Eco-friendly Construction in London: A Rising Trend or a Flash-in-the-pan?

As the UK’s leading property market, London tends to blaze an influential trail for others to follow. This can be both an advantage a burden for the UK capital, with its most recent trends highlighting this in microcosm.

The London property market is set to be besieged by high prices in the long-term, for example, despite a recent decline in growth. In fact, Good Move suggests that prices could increase by a staggering 80% by the year 2027, while the average cost of a property in the capital could peak at £2,792,783 within 20 years.

With other issues surrounding space and affordable housing, the London property market is facing a number of troublesome challenges. Could the recent trend for Eco-friendly housing provide a viable solution to some of these issues, however, or this is an unsustainable fad in England’s primary metropolis.

The Best Eco-living Award in the Capital

This trend came under the spotlight during the recent awards organised by the London Evening Standard, which annually celebrates the best and the brightest construction projects and trends in and around the capital. This years’ installation included a number of diverse properties with Eco-friendly features, as this type of structure becomes increasingly prevalent in the modern age.

We were also introduced to the Virido structure in Great Knighton, Cambridge, which was developed by Hill and claimed the increasingly coveted ‘Best Eco-living Award’. Virido, which is Latin and translates into English as “going green”, is part of a new settlement of homes, shops, schools and community facilities that has been built on former green-belt land near Cambridge city centre, with all buildings established as zero-carbon structures that have been created to slash energy demands.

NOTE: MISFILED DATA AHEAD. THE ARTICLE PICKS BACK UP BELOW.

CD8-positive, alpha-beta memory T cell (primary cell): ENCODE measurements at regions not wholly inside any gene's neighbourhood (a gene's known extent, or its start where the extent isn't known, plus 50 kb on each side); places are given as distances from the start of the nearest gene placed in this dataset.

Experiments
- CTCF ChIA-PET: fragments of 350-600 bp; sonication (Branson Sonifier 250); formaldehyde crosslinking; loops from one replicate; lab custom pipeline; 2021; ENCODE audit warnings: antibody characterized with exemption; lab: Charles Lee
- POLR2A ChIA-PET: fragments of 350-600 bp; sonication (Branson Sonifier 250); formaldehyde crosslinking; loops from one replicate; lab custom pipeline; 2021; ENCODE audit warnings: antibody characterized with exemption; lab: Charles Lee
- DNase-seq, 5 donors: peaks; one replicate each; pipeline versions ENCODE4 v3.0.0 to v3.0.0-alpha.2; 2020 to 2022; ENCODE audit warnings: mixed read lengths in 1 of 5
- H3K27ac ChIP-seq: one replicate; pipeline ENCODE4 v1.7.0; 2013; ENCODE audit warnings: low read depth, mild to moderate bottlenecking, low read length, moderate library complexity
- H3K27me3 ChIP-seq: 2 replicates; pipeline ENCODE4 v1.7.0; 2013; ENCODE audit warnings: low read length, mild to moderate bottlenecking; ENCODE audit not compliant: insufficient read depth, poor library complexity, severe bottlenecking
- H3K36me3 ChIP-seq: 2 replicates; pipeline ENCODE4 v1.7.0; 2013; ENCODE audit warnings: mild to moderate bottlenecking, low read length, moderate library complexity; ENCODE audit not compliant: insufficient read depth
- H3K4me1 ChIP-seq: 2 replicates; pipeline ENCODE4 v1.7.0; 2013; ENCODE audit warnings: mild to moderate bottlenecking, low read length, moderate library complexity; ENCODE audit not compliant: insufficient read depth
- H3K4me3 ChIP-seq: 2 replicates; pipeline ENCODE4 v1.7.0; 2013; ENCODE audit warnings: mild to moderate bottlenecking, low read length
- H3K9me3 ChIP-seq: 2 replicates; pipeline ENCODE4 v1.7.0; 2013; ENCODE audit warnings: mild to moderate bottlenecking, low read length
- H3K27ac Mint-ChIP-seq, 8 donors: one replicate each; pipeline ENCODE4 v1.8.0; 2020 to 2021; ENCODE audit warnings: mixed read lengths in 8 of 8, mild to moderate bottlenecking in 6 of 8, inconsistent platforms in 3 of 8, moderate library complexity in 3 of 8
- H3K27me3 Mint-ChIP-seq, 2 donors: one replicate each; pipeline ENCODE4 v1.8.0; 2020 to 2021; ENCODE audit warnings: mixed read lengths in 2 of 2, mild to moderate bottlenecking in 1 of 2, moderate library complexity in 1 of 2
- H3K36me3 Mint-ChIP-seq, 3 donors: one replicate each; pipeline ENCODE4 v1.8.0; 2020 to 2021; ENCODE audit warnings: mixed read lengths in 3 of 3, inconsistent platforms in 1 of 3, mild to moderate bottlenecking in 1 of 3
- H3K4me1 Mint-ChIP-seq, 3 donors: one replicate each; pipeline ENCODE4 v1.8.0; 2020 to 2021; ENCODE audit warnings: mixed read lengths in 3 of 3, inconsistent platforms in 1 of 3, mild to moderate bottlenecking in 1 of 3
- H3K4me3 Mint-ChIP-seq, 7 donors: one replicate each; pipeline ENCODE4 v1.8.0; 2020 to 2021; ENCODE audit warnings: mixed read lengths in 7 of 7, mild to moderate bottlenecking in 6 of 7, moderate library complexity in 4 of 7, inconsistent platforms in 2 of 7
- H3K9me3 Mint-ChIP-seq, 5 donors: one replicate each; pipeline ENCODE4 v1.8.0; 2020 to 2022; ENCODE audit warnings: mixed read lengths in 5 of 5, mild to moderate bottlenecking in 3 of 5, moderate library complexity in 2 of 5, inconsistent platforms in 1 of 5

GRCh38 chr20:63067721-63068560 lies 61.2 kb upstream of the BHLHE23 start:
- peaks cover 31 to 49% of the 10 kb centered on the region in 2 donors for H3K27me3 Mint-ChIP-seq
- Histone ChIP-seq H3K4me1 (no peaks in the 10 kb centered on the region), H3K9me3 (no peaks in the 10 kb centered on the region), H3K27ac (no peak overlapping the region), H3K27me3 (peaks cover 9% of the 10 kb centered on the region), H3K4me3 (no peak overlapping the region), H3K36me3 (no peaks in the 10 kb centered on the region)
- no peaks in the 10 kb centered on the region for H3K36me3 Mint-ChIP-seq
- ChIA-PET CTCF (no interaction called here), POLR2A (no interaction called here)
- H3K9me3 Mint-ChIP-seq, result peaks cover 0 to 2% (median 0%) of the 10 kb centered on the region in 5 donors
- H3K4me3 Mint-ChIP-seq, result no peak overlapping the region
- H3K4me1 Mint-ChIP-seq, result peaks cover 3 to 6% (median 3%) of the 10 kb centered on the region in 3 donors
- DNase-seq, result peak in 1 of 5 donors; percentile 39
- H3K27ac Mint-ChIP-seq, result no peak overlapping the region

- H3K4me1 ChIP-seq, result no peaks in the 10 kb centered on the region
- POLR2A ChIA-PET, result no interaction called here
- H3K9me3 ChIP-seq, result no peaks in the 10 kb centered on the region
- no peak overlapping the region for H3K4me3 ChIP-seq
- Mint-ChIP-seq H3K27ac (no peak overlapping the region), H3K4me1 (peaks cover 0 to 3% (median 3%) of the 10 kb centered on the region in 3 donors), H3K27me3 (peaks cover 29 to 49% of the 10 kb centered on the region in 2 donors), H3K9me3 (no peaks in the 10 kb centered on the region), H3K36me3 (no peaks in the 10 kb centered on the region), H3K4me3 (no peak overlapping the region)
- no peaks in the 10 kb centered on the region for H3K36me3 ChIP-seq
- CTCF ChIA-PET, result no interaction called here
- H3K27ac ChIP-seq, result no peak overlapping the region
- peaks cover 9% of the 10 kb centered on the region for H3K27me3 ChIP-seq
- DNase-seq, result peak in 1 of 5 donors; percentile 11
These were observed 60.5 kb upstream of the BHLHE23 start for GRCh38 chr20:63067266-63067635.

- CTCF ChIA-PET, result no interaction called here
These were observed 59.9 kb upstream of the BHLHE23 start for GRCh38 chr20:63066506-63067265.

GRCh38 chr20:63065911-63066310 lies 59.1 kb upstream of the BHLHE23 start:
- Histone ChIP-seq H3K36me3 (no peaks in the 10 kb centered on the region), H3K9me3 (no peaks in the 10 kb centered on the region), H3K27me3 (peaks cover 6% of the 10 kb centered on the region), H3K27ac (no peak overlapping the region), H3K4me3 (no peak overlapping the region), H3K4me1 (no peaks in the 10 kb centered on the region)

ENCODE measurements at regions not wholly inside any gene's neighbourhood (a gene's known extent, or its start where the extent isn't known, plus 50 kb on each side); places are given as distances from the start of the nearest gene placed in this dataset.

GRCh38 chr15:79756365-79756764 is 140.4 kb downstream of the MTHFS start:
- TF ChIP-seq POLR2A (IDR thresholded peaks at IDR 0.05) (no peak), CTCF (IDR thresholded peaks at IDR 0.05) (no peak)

Residential properties are priced between £370,000 and £700,000, and interestingly each one of these includes the type of fittings that are becoming commonplace in capital-based products and those in surrounding areas. In fact, these attractive structures are brimming with green design elements, including open-plan layouts, thermo-timber frames and triple-glazed or frameless glazing that allow for the optimal level of natural light. The latter point, when combined with the exclusive use of solar panels, drives reduced energy consumption and creates more sustainable living environments.

Does This Represent a Fad or a Sustainable Trend?

Given the changeable nature of the London property market and the lack of space in the capital, it may be tempting to see such Eco-friendly structures and design features as little more than a passing fad.

This would be an inaccurate perception, and there are two key reasons for this. Firstly, the cost of Eco-friendly materials and construction processes is continuing to fall in the UK, making sustainable buildings increasingly accessible. Secondly, the level of demand for Eco-friendly is rising incrementally among citizens, as the desire to slash energy consumption and minimise their carbon footprint is continuing to drive modern households.

Overall, we should expect Eco-friendly structures and design features to become increasingly commonplace in the future, even in bustling metropolises such as London.

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